TODAY

TODAY   |  January 15, 2014

Wendy Davis overcame poverty to rise in politics

NBC’s Maria Shriver talks to outspoken Wendy Davis, a member of the Texas Senate, about the struggles she overcame as a poor, single mom and her ambition to be the next governor of the Lone Star State.

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This content comes from Closed Captioning that was broadcast along with this program.

>>> and now more of our special series doing it all. our helpathon is underway, up and running. one woman who knows them all too well is democratic texas state senator wendy davis , maria shriver is down in washington, d.c. and has her story. good morning to you.

>> good morning, savannah. thanks so much. wendy davis became a familiar name last year when she stood in her pink tennis shoes for 11 hours to defeat a texas abortion bill. even though the bill eventually passed, davis became a star and her story, her personal story resinated across this country.

>> everybody says wendy davis is an overnight sensation . does it irritate you that people call you an overnight sensation ?

>> i'm not an overnight sensation . i'm a texan, and i'm a texas success story. i am the epitome of hard work and optimism.

>> wendy davis was catapulted into the spotlight last june when her phil buster caught the nation's attention.

>> the capitol literally felt like it was alive that day.

>> reporter: her story was forged a long way from the austin state capital . davis grew up poor and at the age of 18 found herself pregnant and married. by 19, she was getting divorced and living in a mobile home park.

>> you haven't been back here since you lived here.

>> that's right.

>> when you look at this place, what are you feeling right now?

>> a homecoming of sorts. i tried really hard not to put this in the rearview mirror . i've tried to keep it present.

>> reporter: her early struggles, she says, have formed everything in her political and personal life . she attended community college near ft. worth while working two jobs to keep food on the table.

>> when you came to study here in this library at this community school , did you feel that you were living in poverty? that you were quote, unquote poor?

>> i knew i was poor because of the struggles that i and my young daughter amber were experiencing. i was having a really hard time making ends meet, paying for my child care, a car payment, and making sure i kept the lights turned on, sometimes didn't happen.

>> her daughter amber is now 31.

>> i remember the trailer was very small and very bare. we didn't have a lot to live on. i remember staying with my grandparents a lot while she did go to school and go to work.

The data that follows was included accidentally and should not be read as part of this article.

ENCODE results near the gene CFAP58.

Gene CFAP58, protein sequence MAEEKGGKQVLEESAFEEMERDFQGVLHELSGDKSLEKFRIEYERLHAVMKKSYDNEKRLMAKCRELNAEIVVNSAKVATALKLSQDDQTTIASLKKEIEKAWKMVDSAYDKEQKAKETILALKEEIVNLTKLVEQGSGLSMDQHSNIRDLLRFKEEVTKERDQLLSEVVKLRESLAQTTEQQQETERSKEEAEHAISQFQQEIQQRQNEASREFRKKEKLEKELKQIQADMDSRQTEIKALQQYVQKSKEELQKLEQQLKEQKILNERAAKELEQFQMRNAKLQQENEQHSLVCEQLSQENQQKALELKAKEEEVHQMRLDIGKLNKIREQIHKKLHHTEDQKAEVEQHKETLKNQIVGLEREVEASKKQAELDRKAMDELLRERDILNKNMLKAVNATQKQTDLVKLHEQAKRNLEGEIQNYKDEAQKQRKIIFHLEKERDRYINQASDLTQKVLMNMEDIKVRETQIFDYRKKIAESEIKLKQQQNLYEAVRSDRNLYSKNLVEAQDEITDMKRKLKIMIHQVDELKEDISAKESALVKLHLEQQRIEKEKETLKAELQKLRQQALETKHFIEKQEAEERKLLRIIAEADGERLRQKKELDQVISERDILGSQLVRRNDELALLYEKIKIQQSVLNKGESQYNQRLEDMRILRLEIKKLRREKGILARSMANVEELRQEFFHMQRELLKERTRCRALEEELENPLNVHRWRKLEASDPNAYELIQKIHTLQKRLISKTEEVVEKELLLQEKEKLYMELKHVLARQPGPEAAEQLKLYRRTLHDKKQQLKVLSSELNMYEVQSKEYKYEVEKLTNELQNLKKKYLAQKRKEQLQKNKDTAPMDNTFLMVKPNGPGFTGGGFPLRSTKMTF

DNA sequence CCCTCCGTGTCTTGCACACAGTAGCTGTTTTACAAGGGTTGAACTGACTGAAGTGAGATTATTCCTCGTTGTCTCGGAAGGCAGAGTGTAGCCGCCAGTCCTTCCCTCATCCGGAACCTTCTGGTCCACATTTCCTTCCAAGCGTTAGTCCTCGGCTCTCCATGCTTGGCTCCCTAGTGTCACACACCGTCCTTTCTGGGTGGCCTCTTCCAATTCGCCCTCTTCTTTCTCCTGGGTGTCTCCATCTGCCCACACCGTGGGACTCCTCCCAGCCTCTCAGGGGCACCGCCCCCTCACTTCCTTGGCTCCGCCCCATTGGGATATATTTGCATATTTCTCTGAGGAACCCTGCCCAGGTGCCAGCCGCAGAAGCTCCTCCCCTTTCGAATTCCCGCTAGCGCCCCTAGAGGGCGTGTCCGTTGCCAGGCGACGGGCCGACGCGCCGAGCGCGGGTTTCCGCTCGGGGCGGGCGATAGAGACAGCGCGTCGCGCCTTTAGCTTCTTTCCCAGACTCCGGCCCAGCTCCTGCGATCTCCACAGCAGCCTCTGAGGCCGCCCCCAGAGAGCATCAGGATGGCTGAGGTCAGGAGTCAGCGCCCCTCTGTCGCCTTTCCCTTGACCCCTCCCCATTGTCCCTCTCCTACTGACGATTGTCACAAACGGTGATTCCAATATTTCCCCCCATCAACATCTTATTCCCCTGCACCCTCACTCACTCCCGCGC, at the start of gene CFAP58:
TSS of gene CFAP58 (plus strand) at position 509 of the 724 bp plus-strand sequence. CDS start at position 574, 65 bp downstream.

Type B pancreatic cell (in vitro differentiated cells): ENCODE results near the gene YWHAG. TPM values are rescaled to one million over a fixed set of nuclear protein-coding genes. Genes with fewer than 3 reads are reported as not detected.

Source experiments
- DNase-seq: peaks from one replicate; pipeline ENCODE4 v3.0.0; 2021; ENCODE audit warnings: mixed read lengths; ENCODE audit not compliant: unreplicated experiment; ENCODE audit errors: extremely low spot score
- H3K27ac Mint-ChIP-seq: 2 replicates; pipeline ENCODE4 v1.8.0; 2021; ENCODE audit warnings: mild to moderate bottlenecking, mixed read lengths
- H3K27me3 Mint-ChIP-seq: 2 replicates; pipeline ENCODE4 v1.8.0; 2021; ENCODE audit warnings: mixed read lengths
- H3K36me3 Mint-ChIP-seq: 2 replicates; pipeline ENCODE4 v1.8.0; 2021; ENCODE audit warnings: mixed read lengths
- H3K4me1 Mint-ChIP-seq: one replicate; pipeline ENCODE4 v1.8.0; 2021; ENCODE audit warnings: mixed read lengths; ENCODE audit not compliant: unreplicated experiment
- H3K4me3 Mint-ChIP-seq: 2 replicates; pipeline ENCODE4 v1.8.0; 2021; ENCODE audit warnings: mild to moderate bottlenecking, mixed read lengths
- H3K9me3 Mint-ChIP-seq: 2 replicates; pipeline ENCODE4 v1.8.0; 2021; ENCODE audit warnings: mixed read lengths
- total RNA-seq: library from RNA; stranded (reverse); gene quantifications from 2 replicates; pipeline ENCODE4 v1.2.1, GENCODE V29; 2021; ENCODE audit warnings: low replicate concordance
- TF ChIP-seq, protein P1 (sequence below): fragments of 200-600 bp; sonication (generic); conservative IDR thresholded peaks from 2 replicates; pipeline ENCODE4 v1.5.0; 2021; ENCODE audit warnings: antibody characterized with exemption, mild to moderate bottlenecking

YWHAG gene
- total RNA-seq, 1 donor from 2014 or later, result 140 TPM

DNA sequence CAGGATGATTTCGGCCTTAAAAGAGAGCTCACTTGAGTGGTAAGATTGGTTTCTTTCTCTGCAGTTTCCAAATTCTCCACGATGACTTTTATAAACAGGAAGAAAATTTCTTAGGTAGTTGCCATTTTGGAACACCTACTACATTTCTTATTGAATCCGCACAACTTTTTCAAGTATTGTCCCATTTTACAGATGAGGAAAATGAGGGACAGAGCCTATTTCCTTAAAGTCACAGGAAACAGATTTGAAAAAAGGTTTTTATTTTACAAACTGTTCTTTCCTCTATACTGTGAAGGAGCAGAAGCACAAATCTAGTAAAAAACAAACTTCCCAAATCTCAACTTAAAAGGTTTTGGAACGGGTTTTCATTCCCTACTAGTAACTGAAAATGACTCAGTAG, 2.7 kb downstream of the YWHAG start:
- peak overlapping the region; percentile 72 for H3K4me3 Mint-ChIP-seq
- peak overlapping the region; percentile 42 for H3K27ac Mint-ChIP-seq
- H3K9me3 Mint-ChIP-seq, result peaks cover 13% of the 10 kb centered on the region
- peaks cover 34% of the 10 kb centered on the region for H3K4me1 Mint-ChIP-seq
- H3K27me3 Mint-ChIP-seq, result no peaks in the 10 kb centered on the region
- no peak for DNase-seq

>> davis married again for a time and had her second daughter drew. life was looking up and she set her sights on one of the most prestigious law schools in the country.

>> you approved to harvard law school , you get in, how shocked are you?

>> on my mailbox was the big envelope. it was absolutely a dream come true.

>> the practice of law eventually opened the door to politics. davis served nine years on the ft. worth city council .

>> senator wendy davis .

>> then the state senate . and last year, she threw her hat into the ring for governor. evan smith is the editor in chief of the " texas tribune."

>> is wendy davis more of a national star than a texas star ?

>> she's attracting a lot of attention nationally and internationally. but at the end of the day , the people who matter are the people in her state. this is a conservative state. so that celebrity outside is great. but it doesn't necessarily translate into votes.

>> reporter: her likely opponent is texas state attorney general greg abbott . he's a man with a conservative record to match the blanket of red that covers most of texas .

>> what difference do you think it'll make if you're the governor?

>> i think that people hopefully will feel more welcome here. they'll feel like that's not an unusual occurrence for their voices to matter.

>> reporter: it has been a long, hard road for wendy davis to have her voice heard. a journey she says she's very proud of. one she fears that other women may not be able to follow.

>> if you told me today that i had to start over and do the whole thing again, i wonder whether i'd be able to. and i worry that other young women like me in texas can't.

>> davis said she is concerned about the rising cost of tuition and fewer opportunities for students to take advantage of financial aid . her story is certainly an example of what a strong education can offer women and men everywhere. matt?